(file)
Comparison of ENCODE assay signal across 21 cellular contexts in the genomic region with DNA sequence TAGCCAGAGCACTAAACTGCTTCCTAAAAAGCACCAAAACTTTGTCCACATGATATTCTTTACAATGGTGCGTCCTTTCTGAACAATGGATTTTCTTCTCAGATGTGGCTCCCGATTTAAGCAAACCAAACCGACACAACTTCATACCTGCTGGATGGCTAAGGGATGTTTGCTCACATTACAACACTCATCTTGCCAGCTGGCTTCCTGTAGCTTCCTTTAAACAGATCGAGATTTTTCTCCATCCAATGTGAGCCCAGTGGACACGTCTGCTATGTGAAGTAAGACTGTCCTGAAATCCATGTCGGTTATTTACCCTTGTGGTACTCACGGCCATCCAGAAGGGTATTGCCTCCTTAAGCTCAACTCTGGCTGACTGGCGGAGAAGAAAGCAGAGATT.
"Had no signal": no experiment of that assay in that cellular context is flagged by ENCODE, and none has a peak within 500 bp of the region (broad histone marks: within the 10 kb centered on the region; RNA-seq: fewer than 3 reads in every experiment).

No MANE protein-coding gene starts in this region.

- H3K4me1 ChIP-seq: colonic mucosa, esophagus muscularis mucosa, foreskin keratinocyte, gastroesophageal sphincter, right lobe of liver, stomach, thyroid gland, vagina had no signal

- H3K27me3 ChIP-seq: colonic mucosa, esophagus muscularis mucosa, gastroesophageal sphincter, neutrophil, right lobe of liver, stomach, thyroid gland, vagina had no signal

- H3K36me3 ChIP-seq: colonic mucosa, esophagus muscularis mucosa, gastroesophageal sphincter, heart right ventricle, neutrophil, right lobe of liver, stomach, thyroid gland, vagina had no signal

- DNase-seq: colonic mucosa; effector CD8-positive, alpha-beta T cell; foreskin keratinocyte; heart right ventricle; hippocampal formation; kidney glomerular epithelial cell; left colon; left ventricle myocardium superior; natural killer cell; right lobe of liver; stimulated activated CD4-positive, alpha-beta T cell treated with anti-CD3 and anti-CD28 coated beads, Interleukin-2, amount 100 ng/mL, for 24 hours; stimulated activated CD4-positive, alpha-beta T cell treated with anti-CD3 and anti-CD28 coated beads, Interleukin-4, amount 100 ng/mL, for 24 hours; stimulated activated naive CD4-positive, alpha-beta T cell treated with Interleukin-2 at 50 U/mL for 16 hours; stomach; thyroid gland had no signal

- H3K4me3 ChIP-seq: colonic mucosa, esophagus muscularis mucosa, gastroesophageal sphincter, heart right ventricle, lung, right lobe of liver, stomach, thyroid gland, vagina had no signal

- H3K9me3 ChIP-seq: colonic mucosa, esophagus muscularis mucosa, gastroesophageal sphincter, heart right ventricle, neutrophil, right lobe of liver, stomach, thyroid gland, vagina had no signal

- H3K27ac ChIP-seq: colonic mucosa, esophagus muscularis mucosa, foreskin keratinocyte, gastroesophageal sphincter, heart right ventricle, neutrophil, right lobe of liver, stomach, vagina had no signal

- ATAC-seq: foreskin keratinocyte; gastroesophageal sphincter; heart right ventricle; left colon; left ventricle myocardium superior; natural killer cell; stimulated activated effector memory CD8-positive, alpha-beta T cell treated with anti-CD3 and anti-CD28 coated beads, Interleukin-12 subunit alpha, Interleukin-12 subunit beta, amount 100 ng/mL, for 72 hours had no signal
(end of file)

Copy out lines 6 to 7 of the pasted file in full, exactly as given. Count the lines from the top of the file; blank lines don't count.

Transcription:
- H3K36me3 ChIP-seq: colonic mucosa, esophagus muscularis mucosa, gastroesophageal sphincter, heart right ventricle, neutrophil, right lobe of liver, stomach, thyroid gland, vagina had no signal

- DNase-seq: colonic mucosa; effector CD8-positive, alpha-beta T cell; foreskin keratinocyte; heart right ventricle; hippocampal formation; kidney glomerular epithelial cell; left colon; left ventricle myocardium superior; natural killer cell; right lobe of liver; stimulated activated CD4-positive, alpha-beta T cell treated with anti-CD3 and anti-CD28 coated beads, Interleukin-2, amount 100 ng/mL, for 24 hours; stimulated activated CD4-positive, alpha-beta T cell treated with anti-CD3 and anti-CD28 coated beads, Interleukin-4, amount 100 ng/mL, for 24 hours; stimulated activated naive CD4-positive, alpha-beta T cell treated with Interleukin-2 at 50 U/mL for 16 hours; stomach; thyroid gland had no signal